Contactless travel plan developed

Transport chiefs are looking at contactless travel for journeys across the North
Transport chiefs are looking at contactless travel for journeys across the North
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Contactless card travel across the North could be one of the major benefits to emerge from devolution as transpennine cooperation is improved.

West Yorkshire is leading talks over ways to make it easier for public transport users to travel between different parts of the North.

Ideas on the table include allowing passengers to use bank cards with contactless payment technology to get on to trains and buses.

With technological hurdles to overcome, swifter improvements could see smartcards introduced for rail season tickets in the region.

Simplifying journeys across the North so people find it easier to travel for work is seen as one of the key ways to drive economic growth.

Coun Keith Wakefield, chairman of the West Yorkshire Combined Authority’s transport committee, said: “Just this week we have celebrated the re-opening of the refurbished Wakefield Kirkgate station and in the coming weeks and months we will see the completion of other major Combined Authority projects with new rail stations at Apperley Bridge, Kirkstall Forge and Low Moor and the opening of Leeds Station southern entrance.

“Transport for the North, wants to see 30 minute journey time between Leeds and Manchester and Leeds and Sheffield, but to maximise the impacts of these and future initiatives we also need to ensure similar journey times between our smaller centres to ensure that the benefits, in terms of business growth, new and better jobs and housing, are felt right across West Yorkshire and the City Region.”

The discussions over ticketing are part of Transport for the North (TfN), an initiative bringing northern councils together to have a bigger say on major decisions transport decisions previously taken in Whitehall..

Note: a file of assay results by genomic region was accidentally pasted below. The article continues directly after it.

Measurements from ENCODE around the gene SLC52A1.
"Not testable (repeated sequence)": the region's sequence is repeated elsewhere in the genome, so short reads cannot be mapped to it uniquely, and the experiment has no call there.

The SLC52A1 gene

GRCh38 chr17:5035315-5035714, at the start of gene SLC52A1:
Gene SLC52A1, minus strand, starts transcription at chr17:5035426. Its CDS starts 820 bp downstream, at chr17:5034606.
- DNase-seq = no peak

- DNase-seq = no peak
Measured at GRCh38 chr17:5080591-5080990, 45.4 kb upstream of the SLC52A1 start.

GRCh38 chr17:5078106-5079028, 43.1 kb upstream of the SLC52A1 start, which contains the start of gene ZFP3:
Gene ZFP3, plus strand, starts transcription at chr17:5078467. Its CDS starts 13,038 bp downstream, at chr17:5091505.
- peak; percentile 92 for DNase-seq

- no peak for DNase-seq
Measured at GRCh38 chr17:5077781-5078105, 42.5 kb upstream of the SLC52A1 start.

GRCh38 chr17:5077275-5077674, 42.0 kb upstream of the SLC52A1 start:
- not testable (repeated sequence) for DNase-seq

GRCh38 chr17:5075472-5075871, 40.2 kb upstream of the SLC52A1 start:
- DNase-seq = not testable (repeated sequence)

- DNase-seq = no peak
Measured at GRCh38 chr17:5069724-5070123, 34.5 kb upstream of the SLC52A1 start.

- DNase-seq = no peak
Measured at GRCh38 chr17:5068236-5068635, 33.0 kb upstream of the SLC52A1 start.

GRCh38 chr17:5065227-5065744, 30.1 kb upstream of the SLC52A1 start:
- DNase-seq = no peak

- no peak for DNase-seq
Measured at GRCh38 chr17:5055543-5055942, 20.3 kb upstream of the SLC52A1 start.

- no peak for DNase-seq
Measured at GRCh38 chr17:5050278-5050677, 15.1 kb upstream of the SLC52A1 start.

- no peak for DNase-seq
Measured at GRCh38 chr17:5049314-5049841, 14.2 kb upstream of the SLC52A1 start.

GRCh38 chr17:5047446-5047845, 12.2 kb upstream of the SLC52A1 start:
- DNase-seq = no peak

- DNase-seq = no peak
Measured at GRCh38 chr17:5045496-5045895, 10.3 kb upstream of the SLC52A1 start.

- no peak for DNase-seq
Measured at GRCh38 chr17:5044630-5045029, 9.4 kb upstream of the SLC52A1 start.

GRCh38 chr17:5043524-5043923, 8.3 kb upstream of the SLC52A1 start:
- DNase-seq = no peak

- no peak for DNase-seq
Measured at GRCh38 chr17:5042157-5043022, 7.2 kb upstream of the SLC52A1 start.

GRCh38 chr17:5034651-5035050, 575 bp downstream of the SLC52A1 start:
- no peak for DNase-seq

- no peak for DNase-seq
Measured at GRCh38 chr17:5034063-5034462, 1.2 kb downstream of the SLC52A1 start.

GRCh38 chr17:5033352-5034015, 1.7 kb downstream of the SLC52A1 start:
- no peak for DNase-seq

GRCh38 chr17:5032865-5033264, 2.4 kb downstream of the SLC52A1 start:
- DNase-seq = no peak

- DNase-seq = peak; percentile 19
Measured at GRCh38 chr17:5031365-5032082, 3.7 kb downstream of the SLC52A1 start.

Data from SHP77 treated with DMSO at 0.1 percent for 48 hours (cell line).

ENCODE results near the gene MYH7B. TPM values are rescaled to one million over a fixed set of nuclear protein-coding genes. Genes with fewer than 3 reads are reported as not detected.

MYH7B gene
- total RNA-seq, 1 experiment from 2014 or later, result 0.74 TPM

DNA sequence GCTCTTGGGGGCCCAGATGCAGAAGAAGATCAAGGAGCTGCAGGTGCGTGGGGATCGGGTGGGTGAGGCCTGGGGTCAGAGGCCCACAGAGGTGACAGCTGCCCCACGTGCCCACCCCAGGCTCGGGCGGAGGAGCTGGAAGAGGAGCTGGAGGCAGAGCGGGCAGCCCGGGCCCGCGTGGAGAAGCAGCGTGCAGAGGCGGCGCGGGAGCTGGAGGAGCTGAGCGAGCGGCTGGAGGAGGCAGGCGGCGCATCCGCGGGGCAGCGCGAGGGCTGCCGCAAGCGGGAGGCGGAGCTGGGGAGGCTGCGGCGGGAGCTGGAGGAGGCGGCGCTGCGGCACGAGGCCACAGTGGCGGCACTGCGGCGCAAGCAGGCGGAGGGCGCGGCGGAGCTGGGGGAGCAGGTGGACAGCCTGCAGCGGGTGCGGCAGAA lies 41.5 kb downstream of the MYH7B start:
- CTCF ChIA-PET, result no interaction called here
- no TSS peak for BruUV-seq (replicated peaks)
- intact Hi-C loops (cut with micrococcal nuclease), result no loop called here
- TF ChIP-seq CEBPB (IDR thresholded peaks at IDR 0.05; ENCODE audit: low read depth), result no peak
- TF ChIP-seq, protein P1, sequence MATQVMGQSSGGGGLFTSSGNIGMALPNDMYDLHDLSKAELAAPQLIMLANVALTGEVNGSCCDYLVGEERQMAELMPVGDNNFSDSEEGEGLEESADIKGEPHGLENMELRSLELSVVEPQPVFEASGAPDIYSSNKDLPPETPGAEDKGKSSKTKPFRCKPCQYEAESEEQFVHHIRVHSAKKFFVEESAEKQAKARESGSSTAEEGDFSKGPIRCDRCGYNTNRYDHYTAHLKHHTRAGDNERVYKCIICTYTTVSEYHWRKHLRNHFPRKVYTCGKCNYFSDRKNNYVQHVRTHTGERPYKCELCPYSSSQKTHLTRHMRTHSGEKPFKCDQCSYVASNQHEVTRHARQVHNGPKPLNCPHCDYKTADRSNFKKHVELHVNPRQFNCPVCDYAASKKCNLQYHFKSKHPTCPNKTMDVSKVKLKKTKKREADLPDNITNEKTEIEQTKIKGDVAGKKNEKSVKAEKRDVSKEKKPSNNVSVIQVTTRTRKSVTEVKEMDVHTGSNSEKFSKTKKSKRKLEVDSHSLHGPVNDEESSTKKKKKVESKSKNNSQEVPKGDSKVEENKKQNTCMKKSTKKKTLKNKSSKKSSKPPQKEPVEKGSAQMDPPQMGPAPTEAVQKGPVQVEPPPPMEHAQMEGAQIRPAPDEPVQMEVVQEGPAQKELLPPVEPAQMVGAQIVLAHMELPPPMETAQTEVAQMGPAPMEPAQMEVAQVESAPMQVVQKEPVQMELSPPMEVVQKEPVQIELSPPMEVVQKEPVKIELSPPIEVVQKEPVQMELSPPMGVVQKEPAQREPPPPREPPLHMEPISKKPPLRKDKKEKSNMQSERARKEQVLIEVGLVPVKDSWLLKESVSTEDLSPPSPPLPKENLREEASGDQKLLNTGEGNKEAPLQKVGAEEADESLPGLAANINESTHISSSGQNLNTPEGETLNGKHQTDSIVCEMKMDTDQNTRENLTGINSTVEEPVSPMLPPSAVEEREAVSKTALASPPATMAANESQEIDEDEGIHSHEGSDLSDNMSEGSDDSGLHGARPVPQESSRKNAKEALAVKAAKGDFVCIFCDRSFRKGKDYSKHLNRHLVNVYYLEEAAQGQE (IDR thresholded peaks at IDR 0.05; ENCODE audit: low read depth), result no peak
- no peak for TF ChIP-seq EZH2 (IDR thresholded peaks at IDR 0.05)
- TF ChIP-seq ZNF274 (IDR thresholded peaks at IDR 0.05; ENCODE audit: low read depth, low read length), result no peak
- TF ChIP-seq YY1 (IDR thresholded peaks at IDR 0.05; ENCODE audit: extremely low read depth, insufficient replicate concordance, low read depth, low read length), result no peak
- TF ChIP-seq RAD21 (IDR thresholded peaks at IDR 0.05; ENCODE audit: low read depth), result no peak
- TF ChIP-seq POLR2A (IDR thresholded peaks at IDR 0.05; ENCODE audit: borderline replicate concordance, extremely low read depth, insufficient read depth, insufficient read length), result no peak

TfN, which the Government has announced will become a permanent body overseeing major transport projects, is also looking at infrastructure improvements to speed up journey times.

Projects on the table include the best way to deliver transpennine high speed rail and how it could connect to the proposed HS2 line between Yorkshire and London.

Details of the discussions over improving travel in the North has emerged as councils agree to developing closer ties.

Authorities across the North have now agreed to be part of a West Yorkshire-led initiative to set up a ‘Council of the North’.

The move is designed to offset concerns that the Government’s proposals to strike devolution ‘deals’ with parts of the North could pitch areas against each other.

Wakefield Council leader Peter Box, chairman of the West Yorkshire Combined Authority, said: “Different parts of the North are not in competition, this is about co-operation.

“We want to come together to make sure we can avoid duplication and improve co-operation and at the heart of that will be improving transport.”

Manchester City Council leader Sir Richard Leese has previously expressed support for Yorkshire’s devolution ambitions, arguing it will help the North compete economically.

Greater Manchester struck its own devolution deal with the Government last year.

Yorkshire councils have submitted a series of proposals over how the area could wield devolved powers from Government.